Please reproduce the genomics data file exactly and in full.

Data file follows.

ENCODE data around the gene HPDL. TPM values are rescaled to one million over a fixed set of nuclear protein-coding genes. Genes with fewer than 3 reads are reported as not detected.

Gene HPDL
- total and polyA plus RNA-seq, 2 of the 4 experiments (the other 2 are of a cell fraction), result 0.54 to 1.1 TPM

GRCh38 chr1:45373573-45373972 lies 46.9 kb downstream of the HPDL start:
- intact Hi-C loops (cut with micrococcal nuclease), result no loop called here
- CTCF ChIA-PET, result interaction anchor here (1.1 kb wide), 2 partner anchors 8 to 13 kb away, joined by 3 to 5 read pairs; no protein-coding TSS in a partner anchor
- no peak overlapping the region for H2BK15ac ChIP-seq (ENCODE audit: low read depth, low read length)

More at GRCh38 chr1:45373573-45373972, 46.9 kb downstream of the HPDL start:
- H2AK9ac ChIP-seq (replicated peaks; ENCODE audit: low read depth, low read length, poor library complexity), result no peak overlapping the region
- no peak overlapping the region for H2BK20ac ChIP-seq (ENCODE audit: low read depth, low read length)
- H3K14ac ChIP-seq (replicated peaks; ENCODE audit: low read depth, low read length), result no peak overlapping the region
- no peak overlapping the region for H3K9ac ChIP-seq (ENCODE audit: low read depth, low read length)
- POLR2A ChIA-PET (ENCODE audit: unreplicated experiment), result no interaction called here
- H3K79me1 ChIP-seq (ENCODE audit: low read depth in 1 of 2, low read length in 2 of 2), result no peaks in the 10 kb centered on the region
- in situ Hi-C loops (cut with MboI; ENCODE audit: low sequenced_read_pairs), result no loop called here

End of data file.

ENCODE data around the gene HPDL. TPM values are rescaled to one million over a fixed set of nuclear protein-coding genes. Genes with fewer than 3 reads are reported as not detected.

Gene HPDL
- total and polyA plus RNA-seq, 2 of the 4 experiments (the other 2 are of a cell fraction), result 0.54 to 1.1 TPM

GRCh38 chr1:45373573-45373972 lies 46.9 kb downstream of the HPDL start:
- intact Hi-C loops (cut with micrococcal nuclease), result no loop called here
- CTCF ChIA-PET, result interaction anchor here (1.1 kb wide), 2 partner anchors 8 to 13 kb away, joined by 3 to 5 read pairs; no protein-coding TSS in a partner anchor
- no peak overlapping the region for H2BK15ac ChIP-seq (ENCODE audit: low read depth, low read length)

More at GRCh38 chr1:45373573-45373972, 46.9 kb downstream of the HPDL start:
- H2AK9ac ChIP-seq (replicated peaks; ENCODE audit: low read depth, low read length, poor library complexity), result no peak overlapping the region
- no peak overlapping the region for H2BK20ac ChIP-seq (ENCODE audit: low read depth, low read length)
- H3K14ac ChIP-seq (replicated peaks; ENCODE audit: low read depth, low read length), result no peak overlapping the region
- no peak overlapping the region for H3K9ac ChIP-seq (ENCODE audit: low read depth, low read length)
- POLR2A ChIA-PET (ENCODE audit: unreplicated experiment), result no interaction called here
- H3K79me1 ChIP-seq (ENCODE audit: low read depth in 1 of 2, low read length in 2 of 2), result no peaks in the 10 kb centered on the region
- in situ Hi-C loops (cut with MboI; ENCODE audit: low sequenced_read_pairs), result no loop called here